It’s a textbook MMO structure, as characterised by the bland exchanges of dialogue that regurgitate names of concepts, events and characters you likely won’t know or care about. Ironically enough BioWare, the contemporary masters of RPG characterization, have recently found success in binding the MMO genre to a persistent narrative core in The Old Republic, something 38 Studios have failed at despite the action RPG genre be more maluable.

That’s not to say that Reckoning’s lore can’t be enjoyed, it’s just presented in a way that lacks cinematic drive and offers little to the overall experience. The complaints may seem dragged out, and to some extent, a tad bit unfair on a new IP, but considering that 38 Studios is pinning all of its hopes on this rich fantasy universe to uphold a chain of possible sequels, it has to be addressed.

As far as gameplay goes, Reckoning puts the action in action-RPG, combining the expansive open world of an MMO with hack and slash gameplay akin to God of War. The four playable races may not offer any dramatic differences between them, but the class you select will ultimately dictate your play-style and the way you approach battles.

As you progress through levels one to forty, three ability points will be awarded for each time you rank up. These can then be assigned to one of three trees: Might, Finesse, and Sorcery, which essentially amount to warrior, rogue, and mage. Each tree has 22 abilities on offer, some active and others passive, gradually becoming stronger as you invest more points. It’s a simple system that’s easy to get to grips with, allowing players to mix and match between the three trees. Ability points can also be undone and reassigned through Fateweavers, acting as a re-spec vendor.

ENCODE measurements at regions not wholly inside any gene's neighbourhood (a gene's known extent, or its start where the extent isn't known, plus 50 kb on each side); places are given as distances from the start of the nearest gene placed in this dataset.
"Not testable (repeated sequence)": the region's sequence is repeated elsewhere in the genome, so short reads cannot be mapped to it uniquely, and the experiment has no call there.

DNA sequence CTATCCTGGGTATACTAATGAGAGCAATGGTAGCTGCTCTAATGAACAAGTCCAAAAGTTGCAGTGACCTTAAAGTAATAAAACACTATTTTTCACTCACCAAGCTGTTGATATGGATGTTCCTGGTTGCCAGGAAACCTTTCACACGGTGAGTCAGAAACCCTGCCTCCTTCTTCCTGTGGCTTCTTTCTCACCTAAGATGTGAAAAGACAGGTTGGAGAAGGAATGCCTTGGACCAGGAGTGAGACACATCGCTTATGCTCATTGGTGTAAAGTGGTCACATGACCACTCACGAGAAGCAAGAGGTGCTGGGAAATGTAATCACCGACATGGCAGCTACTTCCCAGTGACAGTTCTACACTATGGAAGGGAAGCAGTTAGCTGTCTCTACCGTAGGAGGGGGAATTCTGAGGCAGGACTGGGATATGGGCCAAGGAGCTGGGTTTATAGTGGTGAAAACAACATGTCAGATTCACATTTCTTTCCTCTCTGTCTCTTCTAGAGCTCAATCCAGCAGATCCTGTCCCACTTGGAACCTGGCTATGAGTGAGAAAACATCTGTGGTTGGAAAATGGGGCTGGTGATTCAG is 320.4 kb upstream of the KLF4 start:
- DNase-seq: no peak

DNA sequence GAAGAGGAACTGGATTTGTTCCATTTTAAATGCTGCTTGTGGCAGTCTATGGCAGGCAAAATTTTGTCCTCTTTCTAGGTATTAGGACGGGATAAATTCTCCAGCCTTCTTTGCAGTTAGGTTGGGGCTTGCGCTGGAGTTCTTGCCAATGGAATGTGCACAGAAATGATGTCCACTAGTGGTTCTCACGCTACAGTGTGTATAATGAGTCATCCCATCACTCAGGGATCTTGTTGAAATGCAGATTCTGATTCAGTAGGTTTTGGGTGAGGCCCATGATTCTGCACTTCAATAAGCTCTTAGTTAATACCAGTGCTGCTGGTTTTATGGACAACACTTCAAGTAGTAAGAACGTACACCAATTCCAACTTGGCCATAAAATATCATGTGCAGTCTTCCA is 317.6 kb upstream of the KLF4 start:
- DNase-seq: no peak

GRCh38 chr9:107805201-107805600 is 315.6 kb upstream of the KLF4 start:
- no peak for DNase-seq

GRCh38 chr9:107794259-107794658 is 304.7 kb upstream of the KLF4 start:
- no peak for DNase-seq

Each of the game’s weapon types have similar move sets, though attributes such as speed and strength will favour some play-styles over others. For instance, rogue-builds won’t have much use for longswords of hammers; their typically low armour protection suits the use of stealth and ranged attacks, though as mentioned before there is the room to be creative; Reckoning allowing for a number of hybrid class combinations.

Two weapons can be equipped at any time, one primary, one secondary, each assigned to one of the two available face buttons. It sounds fairly bare-boned, and it can be at times, but the dual-weapon system leaves room for players to instantly switch stances and turn the table on their opponents. A little more depth is then added by the inclusion of four interchangeable combat abilities. The combat may not reach the heights of other well-established action adventure titles, but considering that Reckoning is also packing over 50 hours of content, it has been well realised.

[drop2]Another leaf taken from the ageing tome of MMO conventions is crafting. Scattered throughout Amalur are reagents, crystal shards and equipment which can be harvested from regular nodes, stripped from fallen enemies or plundered from treasure chests. Components can then be manually combined at work stations to produce potions, gems, and armour; the more points you assign to a skill, the better the end result.

Crafting never intrudes on the overall experience but for those looking to max out their hero, it’s near essential with many of the best weapons being player-made creations. It isn’t all artisan work however, skills such as detect hidden, dispel, stealth and lock-picking are all adopted when scouring the plains and caves of Reckoning.